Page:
Mediterranean
tectonics, Roman geology and archeology, and the establishment of magnetostratigraphic correlations.[1][2] Big History[edit]

Alvarez helped to organize a meeting of Big Historians at the Geological Observatory at Coldigioco in Italy
Italy
in 2010 which resulted in the establishment of the International Big History
Big History
Association.

Alvarez began teaching a course in Big History
Big History
at UC Berkeley
UC Berkeley
in 2006 under the title "Big History: Cosmos, Earth, Life, Humanity." [5] According to Alvarez, Big History
Big History
is the "attempt to understand, in a unified and interdisciplinary way, the history of the Cosmos, Earth, Life
Life
and Humanity." This definition was later adopted by the International Big History
Big History
Association (IBHA).[6] Alvarez's course is open to all majors and grade levels and seeks to provide a broad understanding of the past, present and future. Alvarez helped organize a meeting of Big Historians at the Geological Observatory at Coldigioco in Italy
Italy
in 2010[7] which resulted in the establishment of the International Big History
Big History
Association. In 2011, the IBHA is a 501(c)3 non-profit organization.[8] Alvarez was one of the founding members of the IBHA,[9] and served on the advisory board until August 7, 2014 when he stepped down at the 2014 IBHA conference held at Dominican University of California. ChronoZoom[edit]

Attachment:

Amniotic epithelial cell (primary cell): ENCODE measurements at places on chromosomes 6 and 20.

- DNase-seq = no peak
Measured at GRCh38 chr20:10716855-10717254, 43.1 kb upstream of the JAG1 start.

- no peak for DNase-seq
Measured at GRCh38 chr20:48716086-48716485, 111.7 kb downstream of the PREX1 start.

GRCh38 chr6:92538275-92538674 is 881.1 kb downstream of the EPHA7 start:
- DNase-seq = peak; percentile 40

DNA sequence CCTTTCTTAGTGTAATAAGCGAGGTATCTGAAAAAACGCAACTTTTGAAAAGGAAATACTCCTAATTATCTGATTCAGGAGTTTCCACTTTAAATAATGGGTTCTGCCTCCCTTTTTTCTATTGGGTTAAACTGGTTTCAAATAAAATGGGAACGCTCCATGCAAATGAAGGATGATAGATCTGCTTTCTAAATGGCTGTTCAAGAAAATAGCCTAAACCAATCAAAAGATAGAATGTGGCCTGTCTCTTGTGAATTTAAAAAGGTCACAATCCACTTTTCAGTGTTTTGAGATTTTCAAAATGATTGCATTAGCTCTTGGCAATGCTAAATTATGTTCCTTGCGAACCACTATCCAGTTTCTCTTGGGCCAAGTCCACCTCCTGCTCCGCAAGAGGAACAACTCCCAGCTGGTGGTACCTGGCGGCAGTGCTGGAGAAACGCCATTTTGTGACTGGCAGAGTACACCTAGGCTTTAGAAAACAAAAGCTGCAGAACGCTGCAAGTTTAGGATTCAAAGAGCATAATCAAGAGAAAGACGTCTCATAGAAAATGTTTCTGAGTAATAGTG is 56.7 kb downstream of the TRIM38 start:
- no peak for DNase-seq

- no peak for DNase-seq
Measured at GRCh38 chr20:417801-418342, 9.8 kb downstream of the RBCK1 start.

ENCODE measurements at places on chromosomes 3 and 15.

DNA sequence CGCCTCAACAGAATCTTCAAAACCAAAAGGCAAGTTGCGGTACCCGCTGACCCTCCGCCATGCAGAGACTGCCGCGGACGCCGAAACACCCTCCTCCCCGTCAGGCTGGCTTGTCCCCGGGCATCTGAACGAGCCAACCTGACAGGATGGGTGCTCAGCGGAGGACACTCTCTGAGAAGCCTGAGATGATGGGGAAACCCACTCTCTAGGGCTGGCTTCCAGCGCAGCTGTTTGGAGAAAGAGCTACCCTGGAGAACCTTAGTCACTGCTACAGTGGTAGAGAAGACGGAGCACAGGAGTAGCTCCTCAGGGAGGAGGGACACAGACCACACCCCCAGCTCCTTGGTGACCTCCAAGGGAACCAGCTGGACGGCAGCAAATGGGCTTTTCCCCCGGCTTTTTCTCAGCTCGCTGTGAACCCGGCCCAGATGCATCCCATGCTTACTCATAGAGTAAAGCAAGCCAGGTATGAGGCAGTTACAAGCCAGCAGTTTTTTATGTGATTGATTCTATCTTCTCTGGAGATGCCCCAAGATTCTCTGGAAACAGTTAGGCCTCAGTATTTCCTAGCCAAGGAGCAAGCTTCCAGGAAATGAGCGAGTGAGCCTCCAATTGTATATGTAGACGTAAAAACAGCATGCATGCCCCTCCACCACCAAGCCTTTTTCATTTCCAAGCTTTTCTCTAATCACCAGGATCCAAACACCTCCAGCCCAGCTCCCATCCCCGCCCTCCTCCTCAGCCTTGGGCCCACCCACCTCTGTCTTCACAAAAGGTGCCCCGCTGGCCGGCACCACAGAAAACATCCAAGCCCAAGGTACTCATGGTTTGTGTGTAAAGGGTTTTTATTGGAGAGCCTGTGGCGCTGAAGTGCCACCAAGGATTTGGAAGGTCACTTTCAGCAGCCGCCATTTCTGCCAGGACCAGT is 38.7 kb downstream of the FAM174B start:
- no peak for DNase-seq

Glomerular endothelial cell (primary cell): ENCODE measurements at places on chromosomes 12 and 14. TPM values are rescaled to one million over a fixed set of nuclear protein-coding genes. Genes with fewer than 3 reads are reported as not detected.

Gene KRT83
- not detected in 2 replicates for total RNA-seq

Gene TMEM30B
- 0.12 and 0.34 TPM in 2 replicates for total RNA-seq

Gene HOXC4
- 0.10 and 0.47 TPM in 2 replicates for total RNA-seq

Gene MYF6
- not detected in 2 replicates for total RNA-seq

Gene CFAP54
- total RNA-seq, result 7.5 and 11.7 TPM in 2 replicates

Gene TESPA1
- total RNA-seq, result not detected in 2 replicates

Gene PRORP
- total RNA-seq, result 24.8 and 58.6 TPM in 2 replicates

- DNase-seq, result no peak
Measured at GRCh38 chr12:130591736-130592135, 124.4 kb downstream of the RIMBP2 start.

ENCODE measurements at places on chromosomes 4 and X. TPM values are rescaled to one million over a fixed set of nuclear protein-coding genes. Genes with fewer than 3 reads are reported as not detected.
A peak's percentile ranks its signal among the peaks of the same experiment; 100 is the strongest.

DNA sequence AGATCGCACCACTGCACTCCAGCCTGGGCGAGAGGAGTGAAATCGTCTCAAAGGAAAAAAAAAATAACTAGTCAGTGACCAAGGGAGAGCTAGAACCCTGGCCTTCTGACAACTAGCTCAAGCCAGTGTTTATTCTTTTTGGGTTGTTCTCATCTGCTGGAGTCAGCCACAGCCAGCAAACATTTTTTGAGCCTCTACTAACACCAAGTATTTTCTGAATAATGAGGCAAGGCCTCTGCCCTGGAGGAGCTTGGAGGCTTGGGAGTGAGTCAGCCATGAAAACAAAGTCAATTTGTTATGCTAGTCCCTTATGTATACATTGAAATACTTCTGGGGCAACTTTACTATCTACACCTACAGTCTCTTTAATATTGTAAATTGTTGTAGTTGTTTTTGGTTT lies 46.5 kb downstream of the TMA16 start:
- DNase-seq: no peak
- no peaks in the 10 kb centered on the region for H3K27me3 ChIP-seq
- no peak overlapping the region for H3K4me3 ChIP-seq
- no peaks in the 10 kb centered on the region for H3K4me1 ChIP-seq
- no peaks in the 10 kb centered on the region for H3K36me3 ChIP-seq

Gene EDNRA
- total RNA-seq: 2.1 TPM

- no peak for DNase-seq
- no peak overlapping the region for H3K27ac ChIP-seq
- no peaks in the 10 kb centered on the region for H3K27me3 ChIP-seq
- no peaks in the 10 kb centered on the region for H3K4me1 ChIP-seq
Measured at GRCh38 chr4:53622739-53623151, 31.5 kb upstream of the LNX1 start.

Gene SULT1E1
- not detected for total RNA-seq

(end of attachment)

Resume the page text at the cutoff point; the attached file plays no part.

Alvarez presented " Earth
Earth
History in the Broadest Possible Context" at Chevron Auditorium on the UC Berkeley
UC Berkeley
campus where ChronoZoom
ChronoZoom
was first publicly demonstrated in 2012.

Alvarez's most recent contribution to the field of Big History
Big History
has been the creation of a free, open source, zoomable timeline in partnership with Microsoft Research called ChronoZoom.[10] ChronoZoom is a computer-graphical approach to dealing with this problem of visualizing and understanding time scales, and presenting vast quantities of historical information in a useful way.[11] ChronoZoom was introduced at the 97th Annual Faculty Research Lecture at UC Berkeley.[12] Awards and honors[edit] Alvarez is the recipient of numerous awards and honors. He was elected a Fellow of the American Academy of Arts and Sciences
American Academy of Arts and Sciences
in 1983, and elected a member of the National Academy of Sciences in 1991.[13] He was awarded the 2006 Nevada Medal, the 2008 Vetlesen Prize,[14] and the Penrose Medal from the Geological Society of America. In 2005, he received the doctorate "Honoris Causa" in Geological Sciences from the University of Siena, Italy. Works[edit]

T. Rex and the Crater of Doom
T. Rex and the Crater of Doom
by Walter Alvarez
Walter Alvarez
(Princeton University Press, 1997) ISBN 0-375-70210-5 The Mountains of Saint Francis: The Geologic Events that Shaped Our Earth
Earth
by Walter Alvarez
Walter Alvarez
(W. W. Norton, December 2008)

References[edit]

^ a b c d "Walter Alvarez". Department of Earth
Earth